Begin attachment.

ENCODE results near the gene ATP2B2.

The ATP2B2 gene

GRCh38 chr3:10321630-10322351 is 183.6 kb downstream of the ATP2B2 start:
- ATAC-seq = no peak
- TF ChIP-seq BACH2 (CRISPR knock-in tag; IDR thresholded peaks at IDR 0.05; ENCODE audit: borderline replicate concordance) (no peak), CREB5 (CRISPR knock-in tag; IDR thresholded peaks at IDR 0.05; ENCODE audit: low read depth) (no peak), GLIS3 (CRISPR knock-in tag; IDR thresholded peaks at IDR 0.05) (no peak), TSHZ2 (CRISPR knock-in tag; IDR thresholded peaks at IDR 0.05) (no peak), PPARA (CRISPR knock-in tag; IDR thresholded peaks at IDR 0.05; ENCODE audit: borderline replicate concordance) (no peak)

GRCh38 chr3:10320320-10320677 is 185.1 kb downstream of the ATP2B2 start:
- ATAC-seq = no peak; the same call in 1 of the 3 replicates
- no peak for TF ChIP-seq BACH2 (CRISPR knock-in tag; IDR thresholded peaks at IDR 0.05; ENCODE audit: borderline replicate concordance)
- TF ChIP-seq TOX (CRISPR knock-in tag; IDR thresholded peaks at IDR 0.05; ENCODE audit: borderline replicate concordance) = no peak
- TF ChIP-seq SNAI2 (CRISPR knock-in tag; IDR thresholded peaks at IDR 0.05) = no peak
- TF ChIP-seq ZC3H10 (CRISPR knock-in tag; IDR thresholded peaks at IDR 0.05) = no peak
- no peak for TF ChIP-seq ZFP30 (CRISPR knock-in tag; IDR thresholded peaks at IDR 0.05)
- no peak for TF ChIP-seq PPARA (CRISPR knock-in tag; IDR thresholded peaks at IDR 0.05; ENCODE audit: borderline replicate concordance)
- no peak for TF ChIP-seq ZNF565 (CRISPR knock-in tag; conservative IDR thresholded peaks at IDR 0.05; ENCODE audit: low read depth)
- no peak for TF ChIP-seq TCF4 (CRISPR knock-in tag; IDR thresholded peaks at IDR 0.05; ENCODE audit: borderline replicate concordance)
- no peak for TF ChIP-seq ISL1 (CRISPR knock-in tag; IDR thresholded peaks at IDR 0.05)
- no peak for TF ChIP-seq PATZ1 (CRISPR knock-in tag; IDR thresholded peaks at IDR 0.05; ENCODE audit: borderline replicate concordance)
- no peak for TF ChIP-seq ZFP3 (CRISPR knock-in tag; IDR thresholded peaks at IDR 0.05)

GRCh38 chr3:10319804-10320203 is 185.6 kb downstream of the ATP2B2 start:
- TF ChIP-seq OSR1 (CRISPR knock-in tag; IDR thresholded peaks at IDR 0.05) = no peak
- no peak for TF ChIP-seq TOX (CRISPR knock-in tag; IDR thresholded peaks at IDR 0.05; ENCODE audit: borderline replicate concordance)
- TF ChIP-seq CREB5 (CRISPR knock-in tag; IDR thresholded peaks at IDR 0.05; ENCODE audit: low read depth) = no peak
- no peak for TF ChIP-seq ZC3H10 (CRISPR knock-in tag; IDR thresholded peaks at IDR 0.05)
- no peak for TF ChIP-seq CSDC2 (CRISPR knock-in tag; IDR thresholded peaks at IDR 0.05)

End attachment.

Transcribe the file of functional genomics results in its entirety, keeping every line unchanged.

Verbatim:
ENCODE results near the gene ATP2B2.

The ATP2B2 gene

GRCh38 chr3:10321630-10322351 is 183.6 kb downstream of the ATP2B2 start:
- ATAC-seq = no peak
- TF ChIP-seq BACH2 (CRISPR knock-in tag; IDR thresholded peaks at IDR 0.05; ENCODE audit: borderline replicate concordance) (no peak), CREB5 (CRISPR knock-in tag; IDR thresholded peaks at IDR 0.05; ENCODE audit: low read depth) (no peak), GLIS3 (CRISPR knock-in tag; IDR thresholded peaks at IDR 0.05) (no peak), TSHZ2 (CRISPR knock-in tag; IDR thresholded peaks at IDR 0.05) (no peak), PPARA (CRISPR knock-in tag; IDR thresholded peaks at IDR 0.05; ENCODE audit: borderline replicate concordance) (no peak)

GRCh38 chr3:10320320-10320677 is 185.1 kb downstream of the ATP2B2 start:
- ATAC-seq = no peak; the same call in 1 of the 3 replicates
- no peak for TF ChIP-seq BACH2 (CRISPR knock-in tag; IDR thresholded peaks at IDR 0.05; ENCODE audit: borderline replicate concordance)
- TF ChIP-seq TOX (CRISPR knock-in tag; IDR thresholded peaks at IDR 0.05; ENCODE audit: borderline replicate concordance) = no peak
- TF ChIP-seq SNAI2 (CRISPR knock-in tag; IDR thresholded peaks at IDR 0.05) = no peak
- TF ChIP-seq ZC3H10 (CRISPR knock-in tag; IDR thresholded peaks at IDR 0.05) = no peak
- no peak for TF ChIP-seq ZFP30 (CRISPR knock-in tag; IDR thresholded peaks at IDR 0.05)
- no peak for TF ChIP-seq PPARA (CRISPR knock-in tag; IDR thresholded peaks at IDR 0.05; ENCODE audit: borderline replicate concordance)
- no peak for TF ChIP-seq ZNF565 (CRISPR knock-in tag; conservative IDR thresholded peaks at IDR 0.05; ENCODE audit: low read depth)
- no peak for TF ChIP-seq TCF4 (CRISPR knock-in tag; IDR thresholded peaks at IDR 0.05; ENCODE audit: borderline replicate concordance)
- no peak for TF ChIP-seq ISL1 (CRISPR knock-in tag; IDR thresholded peaks at IDR 0.05)
- no peak for TF ChIP-seq PATZ1 (CRISPR knock-in tag; IDR thresholded peaks at IDR 0.05; ENCODE audit: borderline replicate concordance)
- no peak for TF ChIP-seq ZFP3 (CRISPR knock-in tag; IDR thresholded peaks at IDR 0.05)

GRCh38 chr3:10319804-10320203 is 185.6 kb downstream of the ATP2B2 start:
- TF ChIP-seq OSR1 (CRISPR knock-in tag; IDR thresholded peaks at IDR 0.05) = no peak
- no peak for TF ChIP-seq TOX (CRISPR knock-in tag; IDR thresholded peaks at IDR 0.05; ENCODE audit: borderline replicate concordance)
- TF ChIP-seq CREB5 (CRISPR knock-in tag; IDR thresholded peaks at IDR 0.05; ENCODE audit: low read depth) = no peak
- no peak for TF ChIP-seq ZC3H10 (CRISPR knock-in tag; IDR thresholded peaks at IDR 0.05)
- no peak for TF ChIP-seq CSDC2 (CRISPR knock-in tag; IDR thresholded peaks at IDR 0.05)